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Scrabble Goes to the Vet

by Jacob Austin

Table of Contents
Table of Contents
parts: 1, 2, 3

part 1

John adopted Scrabble on a cold morning in late January. Scrabble had waited patiently for days on the steps of John’s rental home, occasionally giving a playful swat at his leg as he went to and from work and, each time, John told himself, “Don’t look at it. Don’t talk to it. Don’t touch it.”

This became harder to ignore when Scrabble started bringing him gifts, peace offerings to sweeten the pot. Mice. Birds. Half-chewed insects. Most of them were still alive, save for a decapitated starling delivered one Friday evening. Scrabble sat behind the bloody mess of feathers, purring and squinting up at John as if to say, “Look what I did for you!” The starling’s head was in her mouth.

“Do you think this is impressing me, you little sicko?” John’s voice was firm, but he couldn’t help but grin at the cat’s logic. “Well, it isn’t. But I admire the effort.”

John opened the front door and winced as the frigid air stung his cheeks. He turned back to the cat, who looked unfazed by the wind as she continued her nonchalant squint. Her eyes were an arresting shade of orange, and this was currently her only redeeming quality. She was missing fur on her face and at the end of her tail. Two scaly rashes had formed on both her shoulder blades. Her exposed skin was cracked and bloodstained, and John winced again as his eyes followed the cracks into blotches of still-intact fur.

It’s clearly not doing well, and it’ll be even colder outside tonight. Shouldn’t be much longer. Surely someone else will... take care of it... it could just be someone else’s proble...

He closed his eyes and took in a long breath.

It’ll be even colder outside tonight.

“Okay,” he said, opening his eyes, “you can stay here until I—”

The cat was gone. For a moment, John sighed with a blend of relief and, though he was reluctant to embrace it, disappointment.

Then there was a muted thump inside the house, and John turned to find the cat already in his living room. She was batting at a small stuffed rabbit keychain on John’s key ring, which hung on a lanyard near the kitchen entrance. John removed the rabbit from the key ring and placed it in front of her. “You’ve got some nerve, you know that? You better be good to help with rent.”

Scrabble batted the toy into the kitchen and chased it. She was now purring loudly, a broken, almost raspy vibration; it sounded like she had not done so in a long time. John shook his head and laughed to himself. “Well, damn.”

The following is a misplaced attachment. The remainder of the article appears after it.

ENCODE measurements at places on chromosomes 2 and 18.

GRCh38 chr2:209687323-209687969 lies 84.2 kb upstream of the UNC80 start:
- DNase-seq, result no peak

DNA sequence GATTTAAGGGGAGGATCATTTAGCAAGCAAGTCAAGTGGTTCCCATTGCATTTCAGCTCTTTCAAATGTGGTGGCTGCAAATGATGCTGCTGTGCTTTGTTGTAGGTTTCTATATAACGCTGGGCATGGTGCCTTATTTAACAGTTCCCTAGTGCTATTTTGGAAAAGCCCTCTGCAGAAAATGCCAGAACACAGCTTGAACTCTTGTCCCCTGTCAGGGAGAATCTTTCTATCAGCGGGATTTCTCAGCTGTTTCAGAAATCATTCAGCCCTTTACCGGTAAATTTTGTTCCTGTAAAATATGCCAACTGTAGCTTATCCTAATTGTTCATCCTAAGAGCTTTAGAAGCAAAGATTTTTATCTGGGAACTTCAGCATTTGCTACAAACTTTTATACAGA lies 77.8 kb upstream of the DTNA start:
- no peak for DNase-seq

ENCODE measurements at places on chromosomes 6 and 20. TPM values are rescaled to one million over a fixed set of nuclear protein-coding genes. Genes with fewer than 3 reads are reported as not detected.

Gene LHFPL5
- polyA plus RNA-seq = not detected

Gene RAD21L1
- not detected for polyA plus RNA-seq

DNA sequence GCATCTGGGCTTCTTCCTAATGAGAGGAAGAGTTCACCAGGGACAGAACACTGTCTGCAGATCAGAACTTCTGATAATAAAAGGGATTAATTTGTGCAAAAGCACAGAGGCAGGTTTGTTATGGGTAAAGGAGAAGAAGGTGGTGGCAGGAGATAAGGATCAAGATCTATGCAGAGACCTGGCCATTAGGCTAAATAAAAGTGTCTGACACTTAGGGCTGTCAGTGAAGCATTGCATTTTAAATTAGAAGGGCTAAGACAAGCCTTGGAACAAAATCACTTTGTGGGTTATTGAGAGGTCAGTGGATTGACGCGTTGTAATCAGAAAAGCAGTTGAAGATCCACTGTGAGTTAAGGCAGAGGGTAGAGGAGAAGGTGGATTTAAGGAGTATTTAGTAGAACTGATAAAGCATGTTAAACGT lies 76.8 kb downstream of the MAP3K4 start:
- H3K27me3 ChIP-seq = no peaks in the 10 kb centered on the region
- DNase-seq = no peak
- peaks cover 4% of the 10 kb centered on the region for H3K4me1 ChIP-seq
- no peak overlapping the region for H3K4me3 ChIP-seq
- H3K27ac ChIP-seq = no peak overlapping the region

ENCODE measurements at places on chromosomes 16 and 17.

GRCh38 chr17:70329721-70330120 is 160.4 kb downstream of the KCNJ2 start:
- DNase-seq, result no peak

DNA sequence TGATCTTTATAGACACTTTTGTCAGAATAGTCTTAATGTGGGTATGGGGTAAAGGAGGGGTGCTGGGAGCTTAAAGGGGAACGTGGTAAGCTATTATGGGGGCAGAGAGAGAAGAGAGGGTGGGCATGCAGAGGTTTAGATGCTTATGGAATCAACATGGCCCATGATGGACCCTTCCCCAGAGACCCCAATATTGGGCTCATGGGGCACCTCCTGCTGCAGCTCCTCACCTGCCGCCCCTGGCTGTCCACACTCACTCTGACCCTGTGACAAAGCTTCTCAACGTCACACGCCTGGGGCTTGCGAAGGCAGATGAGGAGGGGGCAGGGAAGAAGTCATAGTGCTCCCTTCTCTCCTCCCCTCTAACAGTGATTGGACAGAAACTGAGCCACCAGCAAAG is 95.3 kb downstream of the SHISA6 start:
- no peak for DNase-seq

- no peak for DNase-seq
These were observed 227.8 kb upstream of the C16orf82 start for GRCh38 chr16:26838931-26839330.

* * *

John named the cat “Scrabble” completely at random, as he was uninterested in the board game. Something about the name just stuck.

“Scrabs, for short,” he said to her as she played. She had been carrying on with the rabbit toy for two hours now. “Screw it, that’s your name. Deal with it.”

John had been splitting his attention between keeping an eye on her and searching the web for inquiries like “skin conditions in cats,” “local animal shelters,” and “is mange fatal.” He was able to borrow a spare litter box and a bag of food from a neighbor, who emphasized the importance of “keeping the food and litter separated at all costs.” John pretended to view this advice as commonsensical, but he wrote it down on a sticky note when he returned. “Food, poop box: keep separate.”

Next, he called a vet’s office to set up an appointment, another bit of advice the neighbor had provided. “If it’s a stray, get it to a vet pronto. You don’t know what it might have in the way of worms.” John had not told the neighbor about the cat’s current condition, about her piecemeal fur and arid-looking skin. Worms would be icing on the urinal cake.

A cheery male receptionist answered his call after a brief directory menu. “Good evening, Dr. Gerbera’s office. How may I help you?”

“Hi,” John said, “I, uh, I took in a stray cat today and I was hoping to get it checked out.”

The receptionist chuckled. “Of course. Sounds like you’ve had an interesting day, then.”

“Yeah, guess so.”

After another chuckle and some audible keystrokes, the receptionist said, “Okay, so it does look like we are pretty jam-packed up until next Saturday. Will you be okay with the cat until then?”

“Well, uh, I think...”

“You think?”

John glanced over at Scrabble, who was watching him intently with her patchy face. The rabbit toy was lightly ensnared in her tail, as if the cat had done this on purpose to keep it close. “This cat has something wrong with it, I think. It’s acting normal enough, but its skin... I’m not sure if it’s mange or, like, scabies or something. She’s missing fur on her head and on, like, her shoulder blades, if that’s what you call them with cats.”

For a while there was no response.

“Hello? Are you still—”

“I... I’m sorry,” the receptionist said. “I was just... taking down some notes here. That could... be a few different things. Could just be... allergies... severe dry skin. I’m sure it’s that. I’m sure of it.” He paused again. “But we’ll want to see her asap if that’s the case. I can sneak you in first thing Tuesday morning. Is that okay?”

“That’s, uh, that’s fine,” John said. “I’ll bring her by. Thanks.”

The receptionist hung up without responding.

John put his phone on the counter with a frown. This could have been someone else’s prob—

There was movement high in his peripheral vision, and he flinched. Scrabble had climbed onto the living room shelf and was weaving her way between pictures. She was purring again, a sputtering boat motor.

“Hey!” John yelled. “Hey, get off of that!”